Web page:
American Telephone & Telegraph Co. plans to offer a new satellite service to enable companies to design their own private telecommunications networks for video teleconferencing and high-speed computer communications, AT&T announced yesterday.

The proposed Skynet service underscores the growing competition between AT&T and International Business Machines Corp. as the telecommunications and data-processing marketplaces continue to converge.

IBM currently offers satellite communications services with Satellite Business Systems, the McLean-based telecommunications company in which IBM owns a 60 percent stake.

"We've not seen the Skynet details, but it doesn't surprise us that AT&T is becoming a stronger competitor in video teleconferencing and digital services for business customers," said Larry Weekly, an SBS spokesman.

The key to the new satellite offering is a joint-marketing agreement between AT&T and Vitalink Communications Corp. of Mountain View, Calif., a producer of satellite earth stations.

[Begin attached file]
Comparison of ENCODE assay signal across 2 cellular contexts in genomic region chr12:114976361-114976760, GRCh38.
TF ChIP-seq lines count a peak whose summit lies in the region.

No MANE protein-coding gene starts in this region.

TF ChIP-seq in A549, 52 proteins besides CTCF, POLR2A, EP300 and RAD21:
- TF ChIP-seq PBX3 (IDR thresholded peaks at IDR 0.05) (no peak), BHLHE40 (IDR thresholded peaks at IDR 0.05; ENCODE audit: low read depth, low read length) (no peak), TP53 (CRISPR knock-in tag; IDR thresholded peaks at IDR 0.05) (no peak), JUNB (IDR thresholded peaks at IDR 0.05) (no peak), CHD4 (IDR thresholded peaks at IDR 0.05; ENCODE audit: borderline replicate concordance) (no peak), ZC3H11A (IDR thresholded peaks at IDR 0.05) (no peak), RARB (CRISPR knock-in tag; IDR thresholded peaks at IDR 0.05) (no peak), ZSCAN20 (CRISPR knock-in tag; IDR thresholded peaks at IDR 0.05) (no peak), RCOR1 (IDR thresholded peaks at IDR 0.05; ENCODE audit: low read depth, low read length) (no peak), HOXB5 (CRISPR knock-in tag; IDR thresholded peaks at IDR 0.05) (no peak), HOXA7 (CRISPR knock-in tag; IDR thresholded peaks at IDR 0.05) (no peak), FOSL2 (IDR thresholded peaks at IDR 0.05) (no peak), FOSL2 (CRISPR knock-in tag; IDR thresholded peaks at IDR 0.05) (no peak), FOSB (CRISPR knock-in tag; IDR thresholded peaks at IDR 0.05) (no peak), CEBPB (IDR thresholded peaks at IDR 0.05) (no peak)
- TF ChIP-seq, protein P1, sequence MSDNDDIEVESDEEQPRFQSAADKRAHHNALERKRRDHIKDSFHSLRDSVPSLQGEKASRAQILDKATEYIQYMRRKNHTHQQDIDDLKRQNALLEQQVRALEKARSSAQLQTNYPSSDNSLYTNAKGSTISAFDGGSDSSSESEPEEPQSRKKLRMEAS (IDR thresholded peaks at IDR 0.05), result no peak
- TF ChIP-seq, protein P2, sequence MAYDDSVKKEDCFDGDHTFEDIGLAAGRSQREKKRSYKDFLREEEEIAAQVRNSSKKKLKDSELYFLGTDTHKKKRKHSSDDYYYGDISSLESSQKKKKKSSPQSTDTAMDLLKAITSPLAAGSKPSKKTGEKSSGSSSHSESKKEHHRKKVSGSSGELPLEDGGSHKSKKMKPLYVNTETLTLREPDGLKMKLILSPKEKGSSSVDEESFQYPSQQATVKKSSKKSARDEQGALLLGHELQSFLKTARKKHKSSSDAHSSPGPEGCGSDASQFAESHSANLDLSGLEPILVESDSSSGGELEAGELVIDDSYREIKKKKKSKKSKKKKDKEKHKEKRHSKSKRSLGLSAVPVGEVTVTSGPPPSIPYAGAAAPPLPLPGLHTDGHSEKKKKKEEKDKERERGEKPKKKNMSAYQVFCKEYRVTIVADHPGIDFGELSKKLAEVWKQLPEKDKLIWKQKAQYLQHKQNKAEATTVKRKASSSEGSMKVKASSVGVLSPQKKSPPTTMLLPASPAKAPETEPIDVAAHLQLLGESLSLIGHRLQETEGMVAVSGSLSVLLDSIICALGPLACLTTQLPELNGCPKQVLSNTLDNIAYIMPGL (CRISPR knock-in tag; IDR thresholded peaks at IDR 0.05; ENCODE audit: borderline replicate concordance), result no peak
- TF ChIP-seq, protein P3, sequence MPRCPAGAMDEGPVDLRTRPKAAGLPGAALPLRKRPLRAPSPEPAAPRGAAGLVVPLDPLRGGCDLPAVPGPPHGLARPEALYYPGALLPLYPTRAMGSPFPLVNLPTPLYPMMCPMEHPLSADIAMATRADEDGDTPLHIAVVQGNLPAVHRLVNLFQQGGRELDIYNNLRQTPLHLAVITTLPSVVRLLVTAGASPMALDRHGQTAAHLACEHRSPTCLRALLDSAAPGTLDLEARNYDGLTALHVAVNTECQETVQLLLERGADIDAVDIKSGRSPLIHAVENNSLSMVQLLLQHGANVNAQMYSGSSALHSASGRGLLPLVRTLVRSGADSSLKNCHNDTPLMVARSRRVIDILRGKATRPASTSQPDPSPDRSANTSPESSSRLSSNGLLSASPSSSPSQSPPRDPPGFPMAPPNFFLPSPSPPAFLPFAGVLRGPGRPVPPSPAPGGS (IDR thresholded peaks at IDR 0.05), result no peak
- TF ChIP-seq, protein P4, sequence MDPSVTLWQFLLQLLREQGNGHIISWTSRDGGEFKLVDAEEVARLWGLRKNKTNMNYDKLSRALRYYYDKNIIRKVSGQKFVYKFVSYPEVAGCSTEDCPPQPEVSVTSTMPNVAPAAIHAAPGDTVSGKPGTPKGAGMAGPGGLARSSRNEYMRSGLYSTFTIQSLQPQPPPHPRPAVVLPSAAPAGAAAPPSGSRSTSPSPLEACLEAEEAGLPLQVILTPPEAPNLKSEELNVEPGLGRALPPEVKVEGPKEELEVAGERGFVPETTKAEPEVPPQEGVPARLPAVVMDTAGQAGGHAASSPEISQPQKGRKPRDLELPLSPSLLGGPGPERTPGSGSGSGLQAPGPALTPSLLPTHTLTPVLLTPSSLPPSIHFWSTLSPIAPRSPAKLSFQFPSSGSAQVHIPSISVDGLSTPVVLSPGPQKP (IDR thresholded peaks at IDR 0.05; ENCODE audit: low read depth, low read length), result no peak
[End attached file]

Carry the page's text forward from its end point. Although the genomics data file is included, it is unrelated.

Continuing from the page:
Prior to the agreement, AT&T had no base to produce the satellite antennae that beam up and receive satellite signals. Vitalink, a young venture capital company, and AT&T will jointly market and install these satellite dishes on customer sites. This will enable companies to create their own national or regional network of satellite links.

The company will seek permission from the Federal Communications Commission to launch the service and expects to begin operations by the middle of next year.

"We can now provide you with the earth station segment, the space segment and tie you into our terrestrial network," said AT&T spokesman Richard A. Brayall.

However, there are concerns about the growth potential and profitability of the business satellite communications market.